This is the Kit at the Royal Albert Hall, 8 March 2022


This is the Kit is a band that plays what you might call alternative folk. It’s the vehicle of the multi-talented Kate Stables, who sings and plays guitars and banjo, with core members Rozi Plain on bass, Neil Smith on lead guitar and Jamie Whitby-Coles on drums. Folk is certainly at the core of the sound, but there’s jazz, some world beats and lyrics that could be part of the psychedelic era.

Neil on left, Kate in black, Rozi in red

I first came across the band in 2015, courtesy of Marc Riley on BBC 6 Music. The song that caught my attention was All in Cahoots, which must have been a single at the time. It was off their album Bashed Out, which was their third, and their most polished by far (as I discovered when listening to its predecessors). Some big hitters connected with Aaron Dessner of The National were involved in the making. All in Cahoots summed up the appeal of This is the Kit to me: a wistful melody, beautifully sung, an insistent guitar strum, some gentle brass and lyrics that that did and didn’t make sense. Let’s call them abstract – you make of them what you will.

Bashed Out became one of my favourite albums of 2015. In fact, I made it No 3 in my Best Of that year. Here’s what I said in my review:

Fronted by singer, banjo player and guitarist Kate Stables, This Is The Kit play the most beautiful, wistful folk, with a modern and occasionally quirky touch. There are hints of John Martyn when they go electric – that really comes out live. Favourite tracks include “In Cahoots”, which is the one that introduced me to the band, and the lovely opener, “Misunderstanding”. That one echoed through my head during our summer holiday in Antibes. It felt right in a place I where had so much time to think and imagine, sitting on the balcony on balmy evenings. This is a wonderful, rather moving album from start to finish.

I’ll still go along with that, especially with the reference to Misunderstanding. I think that remains my favourite This is the Kit song, though there are plenty of contenders.

I first saw the band play at Latitude in 2015, on a stage called Other Voices, along the lake. It was a one-off for that year, Latitude’s tenth festival. The band had almost missed the gig because of a massive traffic jam along the A12 that year – Rozi Plain had a solo set that went by the wayside. They were still a bit flustered when they took to the stage, but soon settled to play a beautiful set of songs. It was then that I realised how powerful Misunderstanding was live, when Neil let rip on the echoey guitar at the end. Very much in the spirit of John Martyn.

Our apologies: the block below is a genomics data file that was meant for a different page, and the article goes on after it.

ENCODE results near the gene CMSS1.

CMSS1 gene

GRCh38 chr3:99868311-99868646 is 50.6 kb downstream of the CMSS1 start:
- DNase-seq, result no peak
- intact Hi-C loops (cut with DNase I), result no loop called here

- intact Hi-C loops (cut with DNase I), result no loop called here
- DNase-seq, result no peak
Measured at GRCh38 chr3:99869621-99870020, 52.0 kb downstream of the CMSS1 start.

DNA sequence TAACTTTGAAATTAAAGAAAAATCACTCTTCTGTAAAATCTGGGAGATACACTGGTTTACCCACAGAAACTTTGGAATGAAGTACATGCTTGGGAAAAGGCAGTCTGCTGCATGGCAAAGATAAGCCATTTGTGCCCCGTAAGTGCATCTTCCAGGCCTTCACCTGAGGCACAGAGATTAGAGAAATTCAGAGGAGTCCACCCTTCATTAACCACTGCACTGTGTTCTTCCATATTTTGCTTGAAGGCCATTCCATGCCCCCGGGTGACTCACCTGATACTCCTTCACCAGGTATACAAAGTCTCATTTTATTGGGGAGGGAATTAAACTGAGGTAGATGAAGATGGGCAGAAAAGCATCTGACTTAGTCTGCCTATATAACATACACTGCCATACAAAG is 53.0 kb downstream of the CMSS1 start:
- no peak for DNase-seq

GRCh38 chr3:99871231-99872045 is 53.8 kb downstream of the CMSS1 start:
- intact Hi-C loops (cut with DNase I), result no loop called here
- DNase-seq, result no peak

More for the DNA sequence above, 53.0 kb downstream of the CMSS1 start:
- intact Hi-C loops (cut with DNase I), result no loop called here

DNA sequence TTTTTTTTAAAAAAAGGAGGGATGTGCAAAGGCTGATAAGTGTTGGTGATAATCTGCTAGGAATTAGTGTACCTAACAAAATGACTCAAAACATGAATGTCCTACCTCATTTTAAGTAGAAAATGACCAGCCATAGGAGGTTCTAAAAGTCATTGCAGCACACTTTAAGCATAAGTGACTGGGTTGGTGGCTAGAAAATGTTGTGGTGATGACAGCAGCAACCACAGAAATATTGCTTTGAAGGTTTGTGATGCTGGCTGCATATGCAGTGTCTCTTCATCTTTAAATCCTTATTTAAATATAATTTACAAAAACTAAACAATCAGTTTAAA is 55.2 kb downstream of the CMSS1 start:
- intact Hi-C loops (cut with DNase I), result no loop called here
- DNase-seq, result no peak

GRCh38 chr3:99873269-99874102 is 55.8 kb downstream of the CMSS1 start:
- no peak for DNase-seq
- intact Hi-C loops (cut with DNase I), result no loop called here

Latitude July 2015

I’ve seen the band a few times since: at the Scala, King’s Cross in November 2015; at Shepherd’s Bush Empire in January 2018; and End of the Road in 2018 on the Garden Stage in the sunshine, straight after the metal/punk thrash of Amyl and the Sniffers! A wonderfully soothing comedown that one. All the shows were really satisfying. There was a real quality to the playing, exemplified by Kate Stables herself, switching between acoustic and electric guitar and the banjo.  A new album, 2017’s Moonshine Freeze, took centre stage in those 2018 concerts. It was a bit more upbeat musically and jazzier than Bashed Out, but the quirky lyrics hadn’t gone away – from Nits on Bashed Out to Riddled with Ticks and Solid Grease on Moonshine Freeze. What was Kate trying to say? The funny thing is that if you didn’t pay attention to the lyrics, all three of these songs were just lovely folk tunes.